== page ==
Despite all these sanctions however, the war in Ukraine continues. And because of this, conversation has increased about additional ways the world could limit the flow of money into Russia.
Inevitably, that conversation has included Bitcoin.
CNN and the New York Times have already published pieces describing how wealthy Russians could hypothetically use cryptocurrency to evade financial sanctions. In fact, CNN even went so far as to characterise Bitcoin as the key tool responsible for how they would achieve this.
“Financial sanctions are easier than ever for Russians to evade. Thank Bitcoin”, says CNN.
CNN’s statement sounds confident. But in reality, it couldn’t be further from the truth.
Just before Russia’s invasion started, the daily crypto trading activity of Russians amounted to over $70 million per day, as reported by Bloomberg. On March 3rd, only a few days after sanctions against the nation hit, this activity had dropped by more than half to only $34.1 million per day.
So, while many news outlets are pushing the narrative that Bitcoin is going to be an easy way for Russia to avoid sanctions, the real-world data paints a very different picture indeed.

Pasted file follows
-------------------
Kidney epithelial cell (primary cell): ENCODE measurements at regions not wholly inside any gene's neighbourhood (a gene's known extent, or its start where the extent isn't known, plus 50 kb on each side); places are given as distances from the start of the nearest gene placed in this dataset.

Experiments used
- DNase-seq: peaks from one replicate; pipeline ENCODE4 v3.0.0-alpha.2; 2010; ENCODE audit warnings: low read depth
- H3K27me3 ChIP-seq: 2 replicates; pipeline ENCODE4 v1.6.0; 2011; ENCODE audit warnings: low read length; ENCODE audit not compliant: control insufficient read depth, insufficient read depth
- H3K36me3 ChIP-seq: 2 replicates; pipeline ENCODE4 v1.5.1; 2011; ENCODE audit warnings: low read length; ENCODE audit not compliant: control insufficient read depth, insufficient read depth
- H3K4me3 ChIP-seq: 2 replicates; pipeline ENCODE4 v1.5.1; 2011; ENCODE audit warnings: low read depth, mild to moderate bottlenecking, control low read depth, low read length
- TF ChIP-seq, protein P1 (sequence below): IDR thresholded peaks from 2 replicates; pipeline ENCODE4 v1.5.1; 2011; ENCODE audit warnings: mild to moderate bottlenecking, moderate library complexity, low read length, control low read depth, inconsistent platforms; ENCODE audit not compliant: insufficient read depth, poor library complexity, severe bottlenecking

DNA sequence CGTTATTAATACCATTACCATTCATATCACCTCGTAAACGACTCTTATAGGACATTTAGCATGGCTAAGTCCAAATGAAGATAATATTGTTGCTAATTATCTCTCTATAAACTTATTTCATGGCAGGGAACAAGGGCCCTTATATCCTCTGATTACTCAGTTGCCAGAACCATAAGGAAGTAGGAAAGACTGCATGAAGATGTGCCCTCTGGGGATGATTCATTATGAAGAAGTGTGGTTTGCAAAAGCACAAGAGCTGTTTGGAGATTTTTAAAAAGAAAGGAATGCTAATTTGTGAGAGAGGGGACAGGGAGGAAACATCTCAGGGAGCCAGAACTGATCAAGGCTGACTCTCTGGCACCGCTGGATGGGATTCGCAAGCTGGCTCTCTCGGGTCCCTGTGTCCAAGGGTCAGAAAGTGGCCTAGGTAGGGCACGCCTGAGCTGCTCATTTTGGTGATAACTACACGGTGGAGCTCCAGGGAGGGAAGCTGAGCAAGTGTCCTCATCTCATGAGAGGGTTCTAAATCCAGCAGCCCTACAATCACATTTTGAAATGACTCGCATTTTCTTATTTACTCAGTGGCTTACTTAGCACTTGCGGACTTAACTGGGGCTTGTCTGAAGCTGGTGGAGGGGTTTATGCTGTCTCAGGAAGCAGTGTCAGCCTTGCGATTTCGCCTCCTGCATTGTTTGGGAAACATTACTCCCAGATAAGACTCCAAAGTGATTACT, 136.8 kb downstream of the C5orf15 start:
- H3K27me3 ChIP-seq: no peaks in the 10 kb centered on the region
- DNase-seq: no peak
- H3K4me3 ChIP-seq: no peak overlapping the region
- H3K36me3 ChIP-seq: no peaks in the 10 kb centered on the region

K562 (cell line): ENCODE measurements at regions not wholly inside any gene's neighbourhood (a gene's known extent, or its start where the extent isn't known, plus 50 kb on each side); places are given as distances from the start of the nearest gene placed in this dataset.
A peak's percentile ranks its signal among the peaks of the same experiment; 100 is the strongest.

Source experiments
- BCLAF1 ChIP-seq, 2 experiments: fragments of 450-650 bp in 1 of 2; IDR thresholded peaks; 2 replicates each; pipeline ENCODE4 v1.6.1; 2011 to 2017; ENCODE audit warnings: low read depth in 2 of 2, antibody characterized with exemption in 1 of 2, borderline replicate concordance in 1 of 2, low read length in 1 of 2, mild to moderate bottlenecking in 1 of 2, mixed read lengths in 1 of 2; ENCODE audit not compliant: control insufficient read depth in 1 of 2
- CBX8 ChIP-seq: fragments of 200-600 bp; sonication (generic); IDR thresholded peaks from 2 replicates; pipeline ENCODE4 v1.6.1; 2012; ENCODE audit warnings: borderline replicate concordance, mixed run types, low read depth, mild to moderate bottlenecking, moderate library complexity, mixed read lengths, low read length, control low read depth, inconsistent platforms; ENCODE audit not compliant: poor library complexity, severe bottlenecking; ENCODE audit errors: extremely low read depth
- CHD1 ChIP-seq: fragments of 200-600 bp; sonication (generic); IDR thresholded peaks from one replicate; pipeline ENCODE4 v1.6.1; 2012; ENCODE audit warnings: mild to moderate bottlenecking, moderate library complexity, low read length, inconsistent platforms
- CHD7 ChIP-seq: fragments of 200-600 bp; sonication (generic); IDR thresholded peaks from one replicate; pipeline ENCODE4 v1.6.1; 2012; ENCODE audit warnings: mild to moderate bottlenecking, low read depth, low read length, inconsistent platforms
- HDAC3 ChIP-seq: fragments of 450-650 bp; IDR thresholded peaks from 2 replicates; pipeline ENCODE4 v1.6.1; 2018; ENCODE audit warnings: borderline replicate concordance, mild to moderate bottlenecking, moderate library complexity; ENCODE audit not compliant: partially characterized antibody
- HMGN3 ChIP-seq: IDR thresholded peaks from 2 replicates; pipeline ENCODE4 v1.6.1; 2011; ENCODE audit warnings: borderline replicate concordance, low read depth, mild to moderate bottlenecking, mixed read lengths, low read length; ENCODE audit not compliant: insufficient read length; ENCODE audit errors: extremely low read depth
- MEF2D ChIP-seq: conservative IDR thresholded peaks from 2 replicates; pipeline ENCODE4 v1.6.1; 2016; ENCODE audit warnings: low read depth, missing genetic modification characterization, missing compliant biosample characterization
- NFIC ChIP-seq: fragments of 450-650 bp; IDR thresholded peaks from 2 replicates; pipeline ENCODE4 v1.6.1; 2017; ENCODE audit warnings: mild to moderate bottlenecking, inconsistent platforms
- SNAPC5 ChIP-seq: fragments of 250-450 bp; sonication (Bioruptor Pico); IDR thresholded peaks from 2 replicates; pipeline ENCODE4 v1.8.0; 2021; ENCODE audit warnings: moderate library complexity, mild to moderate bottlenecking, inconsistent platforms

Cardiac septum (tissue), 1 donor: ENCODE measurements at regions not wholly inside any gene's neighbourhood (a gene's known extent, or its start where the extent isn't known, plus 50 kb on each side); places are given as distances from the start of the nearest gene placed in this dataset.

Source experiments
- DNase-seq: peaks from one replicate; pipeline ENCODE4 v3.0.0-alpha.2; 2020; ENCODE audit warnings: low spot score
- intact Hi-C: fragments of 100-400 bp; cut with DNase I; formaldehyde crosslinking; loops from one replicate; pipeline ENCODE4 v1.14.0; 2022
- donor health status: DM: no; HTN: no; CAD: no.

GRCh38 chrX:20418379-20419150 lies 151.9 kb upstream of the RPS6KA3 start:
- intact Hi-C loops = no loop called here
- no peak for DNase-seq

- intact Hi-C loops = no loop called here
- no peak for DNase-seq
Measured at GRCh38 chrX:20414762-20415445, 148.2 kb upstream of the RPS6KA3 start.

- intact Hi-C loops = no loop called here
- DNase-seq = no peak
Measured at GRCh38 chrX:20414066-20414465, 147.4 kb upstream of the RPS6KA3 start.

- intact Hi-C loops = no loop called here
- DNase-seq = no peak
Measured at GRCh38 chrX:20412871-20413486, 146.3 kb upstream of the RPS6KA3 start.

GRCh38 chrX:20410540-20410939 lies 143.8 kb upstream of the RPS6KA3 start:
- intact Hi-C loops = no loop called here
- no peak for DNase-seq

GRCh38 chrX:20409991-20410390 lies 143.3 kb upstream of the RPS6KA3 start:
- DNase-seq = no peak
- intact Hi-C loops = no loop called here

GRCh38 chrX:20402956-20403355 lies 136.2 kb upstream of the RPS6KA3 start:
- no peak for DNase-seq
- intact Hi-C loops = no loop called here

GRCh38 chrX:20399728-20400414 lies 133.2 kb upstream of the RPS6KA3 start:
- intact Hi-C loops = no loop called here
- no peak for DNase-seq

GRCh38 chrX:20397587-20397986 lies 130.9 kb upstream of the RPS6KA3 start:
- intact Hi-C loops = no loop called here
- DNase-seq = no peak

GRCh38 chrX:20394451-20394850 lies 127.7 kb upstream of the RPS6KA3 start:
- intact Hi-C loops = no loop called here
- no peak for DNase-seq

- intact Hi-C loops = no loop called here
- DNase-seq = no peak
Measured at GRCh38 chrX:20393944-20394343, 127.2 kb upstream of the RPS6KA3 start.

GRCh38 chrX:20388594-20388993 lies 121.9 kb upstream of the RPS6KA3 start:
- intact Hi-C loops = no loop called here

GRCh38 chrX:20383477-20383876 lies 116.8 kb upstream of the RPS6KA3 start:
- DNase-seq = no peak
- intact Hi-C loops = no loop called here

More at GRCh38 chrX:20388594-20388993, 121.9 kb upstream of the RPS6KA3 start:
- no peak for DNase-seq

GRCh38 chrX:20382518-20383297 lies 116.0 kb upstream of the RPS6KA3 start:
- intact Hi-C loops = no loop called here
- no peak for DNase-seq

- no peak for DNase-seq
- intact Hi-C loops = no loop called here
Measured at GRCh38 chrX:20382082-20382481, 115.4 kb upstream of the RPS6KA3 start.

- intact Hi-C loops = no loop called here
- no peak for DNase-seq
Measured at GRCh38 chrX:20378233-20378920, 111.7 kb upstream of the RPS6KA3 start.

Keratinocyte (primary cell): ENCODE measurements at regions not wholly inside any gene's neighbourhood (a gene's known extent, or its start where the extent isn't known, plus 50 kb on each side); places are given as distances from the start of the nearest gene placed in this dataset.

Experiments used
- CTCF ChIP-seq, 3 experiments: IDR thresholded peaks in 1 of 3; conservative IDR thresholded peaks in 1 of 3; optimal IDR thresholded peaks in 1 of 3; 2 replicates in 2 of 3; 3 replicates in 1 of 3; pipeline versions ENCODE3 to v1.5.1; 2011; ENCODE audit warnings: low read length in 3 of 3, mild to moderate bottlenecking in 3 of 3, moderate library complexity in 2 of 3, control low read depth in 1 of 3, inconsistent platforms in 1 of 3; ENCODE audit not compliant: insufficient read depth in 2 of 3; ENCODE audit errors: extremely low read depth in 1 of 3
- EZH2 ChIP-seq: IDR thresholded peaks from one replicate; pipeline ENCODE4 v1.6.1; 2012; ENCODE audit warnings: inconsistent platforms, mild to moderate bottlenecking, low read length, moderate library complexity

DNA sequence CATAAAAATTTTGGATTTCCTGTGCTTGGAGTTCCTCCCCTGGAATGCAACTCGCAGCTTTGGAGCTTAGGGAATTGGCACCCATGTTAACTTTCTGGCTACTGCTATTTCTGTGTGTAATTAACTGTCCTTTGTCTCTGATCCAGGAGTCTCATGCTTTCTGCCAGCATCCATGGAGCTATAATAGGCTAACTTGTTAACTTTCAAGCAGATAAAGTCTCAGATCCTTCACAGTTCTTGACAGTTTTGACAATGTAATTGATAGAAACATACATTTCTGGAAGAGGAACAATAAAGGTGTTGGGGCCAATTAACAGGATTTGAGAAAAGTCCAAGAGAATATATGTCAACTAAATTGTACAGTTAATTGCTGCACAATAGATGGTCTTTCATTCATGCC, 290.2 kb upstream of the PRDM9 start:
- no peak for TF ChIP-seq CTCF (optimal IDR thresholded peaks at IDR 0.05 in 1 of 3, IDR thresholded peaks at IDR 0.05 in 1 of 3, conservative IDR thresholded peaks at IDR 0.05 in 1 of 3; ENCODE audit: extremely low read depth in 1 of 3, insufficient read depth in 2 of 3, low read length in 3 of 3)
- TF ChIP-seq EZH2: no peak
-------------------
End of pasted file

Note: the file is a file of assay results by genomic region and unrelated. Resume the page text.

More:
In short, the sanctions are working. The numbers don’t lie.
But many media outlets are ignoring these facts. Because to them, the facts don’t matter.
What does matter, is the narrative.
These days, the real power of a nation is expressed by its economic power. And part of that power comes from people trading in that nation’s money; whether it be Euros, dollars, yen, or otherwise.
While crypto gives individuals more influence and control over their own money, and the way they choose to use it, it also results in fewer “real” dollars existing within the centrally-controlled financial ecosystem of a nation.
Less money in a nation’s ecosystem, means less financial power for that nation. As well as less power for its government.